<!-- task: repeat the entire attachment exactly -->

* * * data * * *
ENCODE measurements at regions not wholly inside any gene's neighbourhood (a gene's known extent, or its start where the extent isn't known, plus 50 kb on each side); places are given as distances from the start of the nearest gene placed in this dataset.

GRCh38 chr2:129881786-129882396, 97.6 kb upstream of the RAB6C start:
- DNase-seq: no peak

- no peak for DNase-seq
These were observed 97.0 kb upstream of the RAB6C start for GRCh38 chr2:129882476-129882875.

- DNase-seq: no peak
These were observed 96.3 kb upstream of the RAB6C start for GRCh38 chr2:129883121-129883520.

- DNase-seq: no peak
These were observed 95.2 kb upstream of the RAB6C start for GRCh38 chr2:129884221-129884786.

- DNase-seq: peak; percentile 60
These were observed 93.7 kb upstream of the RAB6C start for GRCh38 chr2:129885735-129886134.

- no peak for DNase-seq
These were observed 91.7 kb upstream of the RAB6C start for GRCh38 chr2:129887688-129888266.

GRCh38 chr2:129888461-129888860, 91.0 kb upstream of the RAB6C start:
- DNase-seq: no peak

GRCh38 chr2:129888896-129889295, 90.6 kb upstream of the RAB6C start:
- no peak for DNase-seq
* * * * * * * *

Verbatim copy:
ENCODE measurements at regions not wholly inside any gene's neighbourhood (a gene's known extent, or its start where the extent isn't known, plus 50 kb on each side); places are given as distances from the start of the nearest gene placed in this dataset.

GRCh38 chr2:129881786-129882396, 97.6 kb upstream of the RAB6C start:
- DNase-seq: no peak

- no peak for DNase-seq
These were observed 97.0 kb upstream of the RAB6C start for GRCh38 chr2:129882476-129882875.

- DNase-seq: no peak
These were observed 96.3 kb upstream of the RAB6C start for GRCh38 chr2:129883121-129883520.

- DNase-seq: no peak
These were observed 95.2 kb upstream of the RAB6C start for GRCh38 chr2:129884221-129884786.

- DNase-seq: peak; percentile 60
These were observed 93.7 kb upstream of the RAB6C start for GRCh38 chr2:129885735-129886134.

- no peak for DNase-seq
These were observed 91.7 kb upstream of the RAB6C start for GRCh38 chr2:129887688-129888266.

GRCh38 chr2:129888461-129888860, 91.0 kb upstream of the RAB6C start:
- DNase-seq: no peak

GRCh38 chr2:129888896-129889295, 90.6 kb upstream of the RAB6C start:
- no peak for DNase-seq